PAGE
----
# fi

 # if [[ -f ${RELEASES_DIR}/kubernetes-server-linux-amd64.tar.gz ]] ; then
 #   tar xzf ${RELEASES_DIR}/kubernetes-server-linux-amd64.tar.gz -C ${RELEASES_DIR}
    cp /opt/kubernetes/_output/dockerized/bin/linux/amd64/kube-apiserver \
       /opt/kubernetes/_output/dockerized/bin/linux/amd64/kube-controller-manager \
       /opt/kubernetes/_output/dockerized/bin/linux/amd64/kube-scheduler ${BINARY_DIR}/master/bin
    cp /opt/kubernetes/_output/dockerized/bin/linux/amd64/kubelet \
       /opt/kubernetes/_output/dockerized/bin/linux/amd64/kube-proxy ${BINARY_DIR}/node/bin
#  fi

2. Run

cluster/centos/build.sh all

Following are common invocations associated with the build.sh script

clean — Clean up downloaded releases and unpacked binaries.

download — Download releases to releases directory

unpack — Unpack releases downloaded in releases directory, and copy binaries to binaries directory

all — Download releases and unpack them.

If you are running this command for the first time, you may use all invocation.

Installing Kubernetes

  1. Edit clusters/centos/config-default.sh
  • Add master node’s IP
export MASTER=${MASTER:-"root@"}
  • Add minion nodes’ IPs
export NODES="${NODES:-"root@ root@"}"

2. Run


The KUBE_RELEASE_RUN_TESTS=n parameter avoids running tests.

Since we are using CentOS 7 for the cluster, we do not need to build binaries for other platforms. We achieve this by passing KUBE_FASTBUILD=true parameter. However, if you are in need to build all the binaries, you may use


If you encounter an “insufficient memory” error, try the following steps:

  1. Remove any prior build residue (dangling Docker images) with,
docker rmi -f `docker images -f “dangling=true” -q`

2. Stop docker service

sudo service docker stop

3. Move /var/lib/docker to a partition with enough space and create a symbolic link from there back to /var/lib/docker.

4. Move kubernetes git source folder to the same partition as well

5. Start docker service

sudo service docker start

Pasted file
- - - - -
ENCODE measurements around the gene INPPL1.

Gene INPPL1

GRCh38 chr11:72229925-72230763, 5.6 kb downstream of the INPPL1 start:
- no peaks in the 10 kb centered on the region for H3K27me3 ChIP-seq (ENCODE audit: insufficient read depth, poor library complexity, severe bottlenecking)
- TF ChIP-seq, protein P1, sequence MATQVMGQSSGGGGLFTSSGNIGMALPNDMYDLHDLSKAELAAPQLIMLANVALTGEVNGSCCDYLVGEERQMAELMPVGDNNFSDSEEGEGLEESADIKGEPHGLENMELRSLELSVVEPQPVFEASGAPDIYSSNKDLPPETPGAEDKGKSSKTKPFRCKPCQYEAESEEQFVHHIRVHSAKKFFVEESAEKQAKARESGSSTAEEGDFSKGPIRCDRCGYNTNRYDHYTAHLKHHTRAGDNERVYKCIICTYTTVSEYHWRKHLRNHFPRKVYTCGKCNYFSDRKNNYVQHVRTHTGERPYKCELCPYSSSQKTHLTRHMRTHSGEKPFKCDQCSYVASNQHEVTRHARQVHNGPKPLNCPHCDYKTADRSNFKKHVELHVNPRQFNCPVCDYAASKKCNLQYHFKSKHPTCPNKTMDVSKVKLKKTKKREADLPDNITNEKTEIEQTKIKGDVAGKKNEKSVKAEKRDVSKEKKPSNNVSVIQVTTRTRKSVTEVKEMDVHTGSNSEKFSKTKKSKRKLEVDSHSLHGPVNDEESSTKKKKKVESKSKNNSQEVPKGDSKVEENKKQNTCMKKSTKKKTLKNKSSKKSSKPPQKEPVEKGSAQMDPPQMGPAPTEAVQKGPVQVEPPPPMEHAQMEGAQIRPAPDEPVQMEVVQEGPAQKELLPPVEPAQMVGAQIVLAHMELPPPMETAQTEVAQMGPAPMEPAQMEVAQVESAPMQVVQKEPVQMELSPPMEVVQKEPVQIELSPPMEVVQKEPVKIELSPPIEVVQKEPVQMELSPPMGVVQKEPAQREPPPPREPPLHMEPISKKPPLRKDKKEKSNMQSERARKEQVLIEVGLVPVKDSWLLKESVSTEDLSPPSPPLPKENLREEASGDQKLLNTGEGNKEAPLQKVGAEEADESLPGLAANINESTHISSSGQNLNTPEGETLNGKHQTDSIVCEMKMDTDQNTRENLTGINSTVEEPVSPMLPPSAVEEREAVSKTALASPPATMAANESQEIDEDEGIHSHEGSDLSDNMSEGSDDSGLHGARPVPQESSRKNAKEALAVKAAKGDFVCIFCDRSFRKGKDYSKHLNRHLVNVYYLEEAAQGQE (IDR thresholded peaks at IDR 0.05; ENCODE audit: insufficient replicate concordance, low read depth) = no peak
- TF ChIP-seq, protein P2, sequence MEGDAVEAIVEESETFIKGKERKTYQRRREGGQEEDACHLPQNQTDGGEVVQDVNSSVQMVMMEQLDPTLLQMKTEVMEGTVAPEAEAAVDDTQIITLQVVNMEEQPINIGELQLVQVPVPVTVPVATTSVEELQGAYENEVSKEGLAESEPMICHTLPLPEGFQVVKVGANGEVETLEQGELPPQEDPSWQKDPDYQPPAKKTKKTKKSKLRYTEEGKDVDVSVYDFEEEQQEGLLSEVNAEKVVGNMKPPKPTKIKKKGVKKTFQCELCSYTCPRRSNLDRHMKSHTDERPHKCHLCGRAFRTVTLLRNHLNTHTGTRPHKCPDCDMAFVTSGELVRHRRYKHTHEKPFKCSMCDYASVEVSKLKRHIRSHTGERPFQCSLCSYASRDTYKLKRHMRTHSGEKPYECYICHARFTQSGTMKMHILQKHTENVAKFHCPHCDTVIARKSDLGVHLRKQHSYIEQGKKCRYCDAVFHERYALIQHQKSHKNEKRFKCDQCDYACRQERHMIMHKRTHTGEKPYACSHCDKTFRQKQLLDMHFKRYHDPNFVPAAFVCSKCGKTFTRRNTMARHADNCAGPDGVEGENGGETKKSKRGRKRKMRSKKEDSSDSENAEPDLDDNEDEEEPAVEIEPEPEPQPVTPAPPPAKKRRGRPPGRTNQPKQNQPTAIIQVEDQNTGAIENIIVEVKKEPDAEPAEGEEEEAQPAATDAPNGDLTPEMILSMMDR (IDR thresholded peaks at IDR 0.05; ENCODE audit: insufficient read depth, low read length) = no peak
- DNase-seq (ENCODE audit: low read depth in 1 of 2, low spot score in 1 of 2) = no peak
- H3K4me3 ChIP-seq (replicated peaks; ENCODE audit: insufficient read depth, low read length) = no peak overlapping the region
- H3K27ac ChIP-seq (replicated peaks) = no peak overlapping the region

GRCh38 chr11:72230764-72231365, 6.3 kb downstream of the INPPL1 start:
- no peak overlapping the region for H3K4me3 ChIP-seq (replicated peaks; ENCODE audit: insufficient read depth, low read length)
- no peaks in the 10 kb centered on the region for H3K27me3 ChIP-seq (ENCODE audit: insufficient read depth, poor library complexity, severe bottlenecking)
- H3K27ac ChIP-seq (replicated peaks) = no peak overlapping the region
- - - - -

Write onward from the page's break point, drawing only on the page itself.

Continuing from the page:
6. Re-run the command


You will see the following tar balls in the _output/release_tars folder after a successful release.

kubernetes-client-darwin-386.tar.gz kubernetes-client-windows-amd64.tar.gz
kubernetes-client-darwin-amd64.tar.gz kubernetes-manifests.tar.gz
kubernetes-client-linux-386.tar.gz kubernetes-node-linux-amd64.tar.gz
kubernetes-client-linux-amd64.tar.gz kubernetes-salt.tar.gz
kubernetes-client-linux-arm64.tar.gz kubernetes-server-linux-amd64.tar.gz
kubernetes-client-linux-arm.tar.gz kubernetes-src.tar.gz
kubernetes-client-linux-ppc64le.tar.gz kubernetes.tar.gz
kubernetes-client-linux-s390x.tar.gz kubernetes-test.tar.gz

3. Run the following command after a successful release.

KUBERNETES_PROVIDER=centos CERT_GROUP=user ./kube-up.sh

If you encounter an error, cannot create regular file ‘/<<folder path>>/kubernetes/cluster/centos/ca-cert/server.cert’: Permission denied

This means a permission issue. You need to give permission to the indicated folder as follows (note that yourusername and yourusergroup would generally be the same):

sudo chown -R yourusername:yourusergroup /<<folder path>>/kubernetes/cluster/centos/

If you encounter an error, chgrp: invalid group: ‘kube-cert’

This error means the specified CERT_GROUP is not valid. You need to provide a valid user group with root permissions.

4. To check whether the installation is successful, you can go to _output/dockerized/bin/linux/amd64 and run the following command:

./kubectl get nodes

You will see the nodes (minions) listed.

Nodes list

Now you are ready to work with the brand new Kubernetes cluster on your CentOS 7 VMs!